Search giant Google has just been hit with a whopping $22.5 million fine for violating a privacy settlement with the Federal Trade Commission and tracking the activity of Safari users.
The penalty, which was announced Thursday, matches the figure reported by The Associated Press and other media outlets last month. It’s the highest ever single fine that the FTC has handed out to a company for a civil violation.
According to the FTC’s allegations, Google exploited a loophole in the Safari browser’s privacy settings to track users across the DoubleClick advertising network.
That tracking provided DoubleClick with the ability to secretly track users’ web habits and target advertisements at them even if they had changed their preferences to block these cookies.
“The record setting penalty in this matter sends a clear message to all companies under an FTC privacy order,” FTC Chairman Jon Leibowitz said in a statement Thursday. “No matter how big or small, all companies must abide by FTC orders against them and keep their privacy promises to consumers, or they will end up paying many times what it would have cost to comply in the first place.”
In response to the suit, Google maintains that the collecting of information was an inadvertent mistake and that no personal data was gathered.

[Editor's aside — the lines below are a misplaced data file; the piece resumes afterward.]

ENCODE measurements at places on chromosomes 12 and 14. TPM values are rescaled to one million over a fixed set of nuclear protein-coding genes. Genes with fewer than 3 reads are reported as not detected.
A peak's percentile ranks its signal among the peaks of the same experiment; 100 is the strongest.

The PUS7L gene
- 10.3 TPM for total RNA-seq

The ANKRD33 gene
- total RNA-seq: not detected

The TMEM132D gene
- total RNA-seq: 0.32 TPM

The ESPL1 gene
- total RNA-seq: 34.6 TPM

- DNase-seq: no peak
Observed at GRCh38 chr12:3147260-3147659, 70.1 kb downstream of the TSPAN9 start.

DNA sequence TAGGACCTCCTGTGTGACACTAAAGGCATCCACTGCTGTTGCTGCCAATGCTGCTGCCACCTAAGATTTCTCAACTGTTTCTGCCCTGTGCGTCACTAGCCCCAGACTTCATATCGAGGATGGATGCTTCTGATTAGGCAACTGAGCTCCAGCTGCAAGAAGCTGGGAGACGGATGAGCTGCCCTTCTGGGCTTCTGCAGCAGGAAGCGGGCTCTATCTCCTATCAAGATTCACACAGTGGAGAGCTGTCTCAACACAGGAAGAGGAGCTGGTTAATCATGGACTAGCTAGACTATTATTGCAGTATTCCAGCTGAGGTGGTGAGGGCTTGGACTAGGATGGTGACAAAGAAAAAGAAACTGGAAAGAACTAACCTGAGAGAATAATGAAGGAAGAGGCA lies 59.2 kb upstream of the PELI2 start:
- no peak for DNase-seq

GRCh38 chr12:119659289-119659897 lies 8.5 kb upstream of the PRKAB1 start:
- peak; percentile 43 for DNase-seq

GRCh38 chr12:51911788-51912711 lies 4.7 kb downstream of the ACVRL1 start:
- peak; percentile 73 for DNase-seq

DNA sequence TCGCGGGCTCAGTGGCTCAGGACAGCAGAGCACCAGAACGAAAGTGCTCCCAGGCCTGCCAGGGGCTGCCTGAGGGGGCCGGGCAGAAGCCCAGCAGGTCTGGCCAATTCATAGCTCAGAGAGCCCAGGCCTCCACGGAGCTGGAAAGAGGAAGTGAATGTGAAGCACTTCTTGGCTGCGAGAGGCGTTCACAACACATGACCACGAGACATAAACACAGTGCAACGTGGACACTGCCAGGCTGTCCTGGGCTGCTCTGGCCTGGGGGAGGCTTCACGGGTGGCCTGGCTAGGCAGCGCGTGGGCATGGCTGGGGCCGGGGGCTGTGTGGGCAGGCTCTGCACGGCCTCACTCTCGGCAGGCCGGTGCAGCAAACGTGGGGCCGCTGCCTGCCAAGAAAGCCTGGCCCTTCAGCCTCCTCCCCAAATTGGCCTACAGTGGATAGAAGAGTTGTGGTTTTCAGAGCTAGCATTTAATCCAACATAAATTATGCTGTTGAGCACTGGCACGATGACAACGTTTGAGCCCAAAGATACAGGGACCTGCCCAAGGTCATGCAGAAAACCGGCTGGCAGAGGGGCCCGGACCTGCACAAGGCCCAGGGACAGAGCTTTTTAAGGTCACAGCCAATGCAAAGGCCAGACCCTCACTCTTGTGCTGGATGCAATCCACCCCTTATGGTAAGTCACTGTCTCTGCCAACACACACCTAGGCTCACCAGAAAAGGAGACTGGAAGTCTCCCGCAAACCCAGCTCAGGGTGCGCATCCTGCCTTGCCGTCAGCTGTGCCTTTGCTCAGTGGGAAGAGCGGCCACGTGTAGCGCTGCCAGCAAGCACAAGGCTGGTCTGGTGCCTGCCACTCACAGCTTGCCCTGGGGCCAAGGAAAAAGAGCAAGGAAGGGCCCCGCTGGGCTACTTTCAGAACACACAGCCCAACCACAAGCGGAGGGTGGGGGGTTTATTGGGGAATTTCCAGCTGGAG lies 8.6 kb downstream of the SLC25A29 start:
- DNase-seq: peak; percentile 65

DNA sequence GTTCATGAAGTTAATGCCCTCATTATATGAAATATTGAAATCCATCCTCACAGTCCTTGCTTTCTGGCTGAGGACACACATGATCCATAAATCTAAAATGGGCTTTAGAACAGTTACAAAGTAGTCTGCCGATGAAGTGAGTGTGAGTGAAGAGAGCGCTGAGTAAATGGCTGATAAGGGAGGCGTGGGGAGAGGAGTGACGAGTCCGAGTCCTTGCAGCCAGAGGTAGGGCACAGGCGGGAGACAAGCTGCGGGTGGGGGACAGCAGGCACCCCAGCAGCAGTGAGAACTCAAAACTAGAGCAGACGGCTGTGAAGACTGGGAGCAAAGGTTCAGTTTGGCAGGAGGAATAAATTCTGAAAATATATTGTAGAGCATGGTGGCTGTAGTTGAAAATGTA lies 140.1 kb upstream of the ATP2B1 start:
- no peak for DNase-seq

“We set the highest standards of privacy and security for our users,” a Google spokesman wrote in a statement to BBC. “The FTC is focused on a 2009 help center page published more than two years before our consent decree, and a year before Apple changed its cookie-handling policy. We have now changed that page and taken steps to remove the ad cookies, which collected no personal information, from Apple’s browsers.”
The Huffington Post points out that although the $22.5 million fine is a record for the FTC, it will hardly leave much of a financial dent at Google Inc. The company had $43 billion in cash at the end of June and generates $22.5 million in revenue roughly every four hours.